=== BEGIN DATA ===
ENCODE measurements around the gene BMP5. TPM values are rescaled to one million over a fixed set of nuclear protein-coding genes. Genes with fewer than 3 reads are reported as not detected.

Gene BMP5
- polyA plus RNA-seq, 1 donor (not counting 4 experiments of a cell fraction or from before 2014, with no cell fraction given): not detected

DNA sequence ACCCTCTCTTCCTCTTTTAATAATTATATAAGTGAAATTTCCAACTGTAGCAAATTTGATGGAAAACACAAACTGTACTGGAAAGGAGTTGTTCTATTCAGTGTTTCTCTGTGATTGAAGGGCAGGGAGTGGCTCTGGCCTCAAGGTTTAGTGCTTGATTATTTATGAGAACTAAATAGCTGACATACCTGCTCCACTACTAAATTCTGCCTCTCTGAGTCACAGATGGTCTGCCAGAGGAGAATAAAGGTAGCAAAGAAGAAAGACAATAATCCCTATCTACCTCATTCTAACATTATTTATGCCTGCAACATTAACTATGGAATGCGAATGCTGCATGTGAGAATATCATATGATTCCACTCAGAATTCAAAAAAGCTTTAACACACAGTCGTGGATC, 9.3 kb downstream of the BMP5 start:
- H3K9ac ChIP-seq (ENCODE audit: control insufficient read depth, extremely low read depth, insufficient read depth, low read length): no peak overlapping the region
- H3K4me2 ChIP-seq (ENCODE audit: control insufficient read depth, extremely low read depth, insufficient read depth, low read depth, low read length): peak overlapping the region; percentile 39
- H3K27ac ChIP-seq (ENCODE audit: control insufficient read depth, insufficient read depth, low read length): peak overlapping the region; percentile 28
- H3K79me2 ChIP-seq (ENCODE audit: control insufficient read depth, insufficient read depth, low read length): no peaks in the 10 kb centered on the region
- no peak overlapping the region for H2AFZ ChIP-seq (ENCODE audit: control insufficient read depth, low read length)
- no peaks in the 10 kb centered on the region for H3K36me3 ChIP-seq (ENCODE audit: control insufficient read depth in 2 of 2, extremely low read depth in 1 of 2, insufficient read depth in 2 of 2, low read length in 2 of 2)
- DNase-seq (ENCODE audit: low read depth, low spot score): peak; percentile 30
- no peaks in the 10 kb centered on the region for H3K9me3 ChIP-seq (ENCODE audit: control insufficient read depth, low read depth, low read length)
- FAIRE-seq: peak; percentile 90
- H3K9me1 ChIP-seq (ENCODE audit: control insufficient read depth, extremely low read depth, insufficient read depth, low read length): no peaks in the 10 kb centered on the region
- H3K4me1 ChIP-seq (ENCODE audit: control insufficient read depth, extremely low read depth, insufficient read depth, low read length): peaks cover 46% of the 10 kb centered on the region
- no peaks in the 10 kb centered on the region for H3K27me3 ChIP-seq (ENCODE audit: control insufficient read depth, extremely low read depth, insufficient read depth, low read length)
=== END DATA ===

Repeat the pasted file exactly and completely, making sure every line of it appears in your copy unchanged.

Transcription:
ENCODE measurements around the gene BMP5. TPM values are rescaled to one million over a fixed set of nuclear protein-coding genes. Genes with fewer than 3 reads are reported as not detected.

Gene BMP5
- polyA plus RNA-seq, 1 donor (not counting 4 experiments of a cell fraction or from before 2014, with no cell fraction given): not detected

DNA sequence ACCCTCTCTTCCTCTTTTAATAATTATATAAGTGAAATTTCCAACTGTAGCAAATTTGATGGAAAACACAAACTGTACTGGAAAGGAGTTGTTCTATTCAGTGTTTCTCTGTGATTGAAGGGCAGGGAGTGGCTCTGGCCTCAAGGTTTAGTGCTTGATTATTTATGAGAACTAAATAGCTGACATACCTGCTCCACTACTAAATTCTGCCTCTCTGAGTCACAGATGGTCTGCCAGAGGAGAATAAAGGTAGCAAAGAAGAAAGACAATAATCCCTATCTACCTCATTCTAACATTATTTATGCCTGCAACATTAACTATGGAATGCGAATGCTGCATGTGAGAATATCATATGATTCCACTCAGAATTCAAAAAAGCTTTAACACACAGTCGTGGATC, 9.3 kb downstream of the BMP5 start:
- H3K9ac ChIP-seq (ENCODE audit: control insufficient read depth, extremely low read depth, insufficient read depth, low read length): no peak overlapping the region
- H3K4me2 ChIP-seq (ENCODE audit: control insufficient read depth, extremely low read depth, insufficient read depth, low read depth, low read length): peak overlapping the region; percentile 39
- H3K27ac ChIP-seq (ENCODE audit: control insufficient read depth, insufficient read depth, low read length): peak overlapping the region; percentile 28
- H3K79me2 ChIP-seq (ENCODE audit: control insufficient read depth, insufficient read depth, low read length): no peaks in the 10 kb centered on the region
- no peak overlapping the region for H2AFZ ChIP-seq (ENCODE audit: control insufficient read depth, low read length)
- no peaks in the 10 kb centered on the region for H3K36me3 ChIP-seq (ENCODE audit: control insufficient read depth in 2 of 2, extremely low read depth in 1 of 2, insufficient read depth in 2 of 2, low read length in 2 of 2)
- DNase-seq (ENCODE audit: low read depth, low spot score): peak; percentile 30
- no peaks in the 10 kb centered on the region for H3K9me3 ChIP-seq (ENCODE audit: control insufficient read depth, low read depth, low read length)
- FAIRE-seq: peak; percentile 90
- H3K9me1 ChIP-seq (ENCODE audit: control insufficient read depth, extremely low read depth, insufficient read depth, low read length): no peaks in the 10 kb centered on the region
- H3K4me1 ChIP-seq (ENCODE audit: control insufficient read depth, extremely low read depth, insufficient read depth, low read length): peaks cover 46% of the 10 kb centered on the region
- no peaks in the 10 kb centered on the region for H3K27me3 ChIP-seq (ENCODE audit: control insufficient read depth, extremely low read depth, insufficient read depth, low read length)